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Lauren Olin & John M. Doris (2014). Vicious Minds.

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  1.  34
    Dilemmas for the Rarity Thesis in Virtue Ethics and Virtue Epistemology.J. S. Blumenthal-Barby - forthcoming - Philosophia:1-12.
    “Situationists” such as Gilbert Harman and John Doris have accused virtue ethicists as having an “empirically inadequate” theory, arguing that much of social science research suggests that people do not have robust character traits as traditionally thought. By far, the most common response to this challenge has been what I refer to as “the rarity response” or the “rarity thesis”. Rarity responders deny that situationism poses any sort of threat to virtue ethics since there is no reason to suppose that (...)
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  2.  5
    Agency Enhancement and Social Psychology.Matthew Taylor - 2018 - Behavioral and Brain Sciences 41.
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  3.  17
    Situated Agency: Towards an Affordance-Based, Sensorimotor Theory of Action.Martin Weichold - 2018 - Phenomenology and the Cognitive Sciences 17 (4):761-785.
    Recent empirical findings from social psychology, ecological psychology, and embodied cognitive science indicate that situational factors crucially shape the course of human behavior. For instance, it has been shown that finding a dime, being under the influence of an authority figure, or just being presented with food in easy reach often influences behavior tremendously. These findings raise important new questions for the philosophy of action: Are these findings a threat to classical conceptions of human agency? Are humans passively pushed around (...)
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  4.  61
    Scepticism About Virtue and the Five-Factor Model of Personality.Panos Paris - 2017 - Utilitas 29 (4):423-452.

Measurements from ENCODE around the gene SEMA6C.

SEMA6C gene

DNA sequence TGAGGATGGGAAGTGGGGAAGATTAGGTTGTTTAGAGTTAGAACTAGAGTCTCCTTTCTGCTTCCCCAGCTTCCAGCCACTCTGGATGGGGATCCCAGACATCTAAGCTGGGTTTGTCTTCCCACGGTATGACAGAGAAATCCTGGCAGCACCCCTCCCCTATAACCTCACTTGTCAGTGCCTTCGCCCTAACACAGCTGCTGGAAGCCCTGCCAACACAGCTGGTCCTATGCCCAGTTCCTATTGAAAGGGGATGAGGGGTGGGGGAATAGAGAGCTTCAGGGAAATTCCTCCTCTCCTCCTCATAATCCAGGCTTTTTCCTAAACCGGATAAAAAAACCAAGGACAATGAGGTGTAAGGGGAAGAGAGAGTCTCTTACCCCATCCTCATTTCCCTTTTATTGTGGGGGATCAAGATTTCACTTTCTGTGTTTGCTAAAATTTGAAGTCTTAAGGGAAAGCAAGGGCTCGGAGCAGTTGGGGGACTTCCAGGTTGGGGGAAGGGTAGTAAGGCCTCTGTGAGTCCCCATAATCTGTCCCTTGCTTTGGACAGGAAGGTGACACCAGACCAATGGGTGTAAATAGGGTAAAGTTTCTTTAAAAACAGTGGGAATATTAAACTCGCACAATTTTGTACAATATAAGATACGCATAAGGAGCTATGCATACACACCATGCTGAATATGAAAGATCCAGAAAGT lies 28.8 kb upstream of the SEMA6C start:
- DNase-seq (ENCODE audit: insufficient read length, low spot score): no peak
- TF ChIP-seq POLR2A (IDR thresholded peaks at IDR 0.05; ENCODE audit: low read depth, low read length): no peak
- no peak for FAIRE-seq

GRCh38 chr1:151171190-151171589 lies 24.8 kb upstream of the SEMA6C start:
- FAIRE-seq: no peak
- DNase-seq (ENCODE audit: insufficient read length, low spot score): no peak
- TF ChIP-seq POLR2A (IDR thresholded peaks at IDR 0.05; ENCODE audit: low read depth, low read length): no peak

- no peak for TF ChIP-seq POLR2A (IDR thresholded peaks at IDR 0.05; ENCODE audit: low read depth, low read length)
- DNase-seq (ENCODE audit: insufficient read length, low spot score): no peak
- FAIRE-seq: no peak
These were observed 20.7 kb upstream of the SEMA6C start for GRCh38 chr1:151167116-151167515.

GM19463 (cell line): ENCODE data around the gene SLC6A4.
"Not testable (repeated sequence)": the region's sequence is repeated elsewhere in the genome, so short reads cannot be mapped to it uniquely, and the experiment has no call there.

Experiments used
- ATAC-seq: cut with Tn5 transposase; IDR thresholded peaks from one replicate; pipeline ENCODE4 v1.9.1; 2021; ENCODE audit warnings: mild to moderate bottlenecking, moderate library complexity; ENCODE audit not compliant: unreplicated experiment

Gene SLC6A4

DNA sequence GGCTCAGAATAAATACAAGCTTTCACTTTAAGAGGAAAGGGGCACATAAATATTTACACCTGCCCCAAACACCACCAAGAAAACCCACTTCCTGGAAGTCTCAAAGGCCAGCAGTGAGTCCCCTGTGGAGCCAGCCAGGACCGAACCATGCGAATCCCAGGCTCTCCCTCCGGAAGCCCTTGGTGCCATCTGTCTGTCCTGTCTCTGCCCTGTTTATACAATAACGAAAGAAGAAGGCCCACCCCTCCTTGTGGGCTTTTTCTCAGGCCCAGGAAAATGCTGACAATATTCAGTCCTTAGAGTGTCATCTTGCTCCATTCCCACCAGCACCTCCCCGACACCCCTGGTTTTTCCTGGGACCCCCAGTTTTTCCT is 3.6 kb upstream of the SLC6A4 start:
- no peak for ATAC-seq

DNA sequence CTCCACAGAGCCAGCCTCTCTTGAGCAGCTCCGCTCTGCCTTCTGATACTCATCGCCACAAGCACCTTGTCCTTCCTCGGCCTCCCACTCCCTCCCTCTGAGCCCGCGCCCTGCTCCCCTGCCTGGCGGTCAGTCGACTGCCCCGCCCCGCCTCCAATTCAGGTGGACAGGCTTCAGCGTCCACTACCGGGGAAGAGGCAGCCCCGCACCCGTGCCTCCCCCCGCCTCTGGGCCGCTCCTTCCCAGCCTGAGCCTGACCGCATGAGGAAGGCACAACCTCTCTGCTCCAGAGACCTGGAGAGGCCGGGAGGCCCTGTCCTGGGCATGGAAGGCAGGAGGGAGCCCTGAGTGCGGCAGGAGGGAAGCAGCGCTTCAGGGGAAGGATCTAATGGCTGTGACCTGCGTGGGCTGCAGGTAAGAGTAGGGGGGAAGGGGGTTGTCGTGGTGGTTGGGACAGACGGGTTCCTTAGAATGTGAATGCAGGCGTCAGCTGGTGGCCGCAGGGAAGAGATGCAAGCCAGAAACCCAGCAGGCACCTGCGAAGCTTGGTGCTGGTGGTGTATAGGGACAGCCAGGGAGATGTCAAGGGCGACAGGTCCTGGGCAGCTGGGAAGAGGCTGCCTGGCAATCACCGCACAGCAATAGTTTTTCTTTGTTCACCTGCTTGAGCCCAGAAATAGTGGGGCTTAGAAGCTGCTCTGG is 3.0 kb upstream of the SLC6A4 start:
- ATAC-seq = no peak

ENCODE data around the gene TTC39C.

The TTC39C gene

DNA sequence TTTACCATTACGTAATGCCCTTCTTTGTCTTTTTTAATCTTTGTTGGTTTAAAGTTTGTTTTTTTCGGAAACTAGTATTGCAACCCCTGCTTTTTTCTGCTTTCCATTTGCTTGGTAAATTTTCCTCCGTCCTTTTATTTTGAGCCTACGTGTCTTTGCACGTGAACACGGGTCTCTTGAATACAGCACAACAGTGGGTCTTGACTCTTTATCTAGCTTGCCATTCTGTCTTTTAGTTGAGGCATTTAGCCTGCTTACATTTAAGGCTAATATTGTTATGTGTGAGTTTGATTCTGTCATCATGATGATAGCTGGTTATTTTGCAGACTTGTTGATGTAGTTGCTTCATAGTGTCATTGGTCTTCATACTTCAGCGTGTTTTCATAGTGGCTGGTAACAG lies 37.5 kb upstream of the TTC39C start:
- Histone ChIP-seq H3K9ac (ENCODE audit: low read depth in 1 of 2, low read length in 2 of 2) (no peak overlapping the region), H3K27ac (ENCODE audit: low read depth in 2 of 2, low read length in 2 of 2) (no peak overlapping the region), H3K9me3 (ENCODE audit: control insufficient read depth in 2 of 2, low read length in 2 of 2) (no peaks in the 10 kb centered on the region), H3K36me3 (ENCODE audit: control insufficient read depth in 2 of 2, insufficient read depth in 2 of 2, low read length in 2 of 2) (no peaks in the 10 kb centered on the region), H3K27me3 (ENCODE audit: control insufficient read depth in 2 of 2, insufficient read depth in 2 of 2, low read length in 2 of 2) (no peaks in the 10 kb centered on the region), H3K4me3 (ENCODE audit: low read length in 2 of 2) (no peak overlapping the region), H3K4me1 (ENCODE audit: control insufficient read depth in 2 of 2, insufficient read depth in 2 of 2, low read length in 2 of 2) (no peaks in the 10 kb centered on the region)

Considerable progress in personality and social psychology has been largely ignored by philosophers, many of whom still remain sceptical concerning whether the conception of character presupposed by virtue theory is descriptively adequate. Here, I employ the five-factor model of personality, currently the consensus view in personality psychology, to respond to a strong reading of the situationist challenge, whereby most people lack dispositions that are both cross-situationally consistent and temporally stable. I show that situationists rely on a false dichotomy between character (...)
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  5.  42
    There’s No Justice: Why Pursuit of a Virtue is Not the Solution to Epistemic Injustice.Benjamin R. Sherman - 2016 - Social Epistemology 30 (3):229-250.
    Miranda Fricker’s book Epistemic Injustice calls attention to an important sort of moral and intellectual wrongdoing, that of failing to give others their intellectual due. When we fail to recognize others’ knowledge, or undervalue their beliefs and judgments, we fail in two important respects. First, we miss out on the opportunity to improve and refine our own sets of beliefs and judgments. Second—and more relevant to the term “injustice”—we can deny people the intellectual respect they deserve. Along with describing the (...)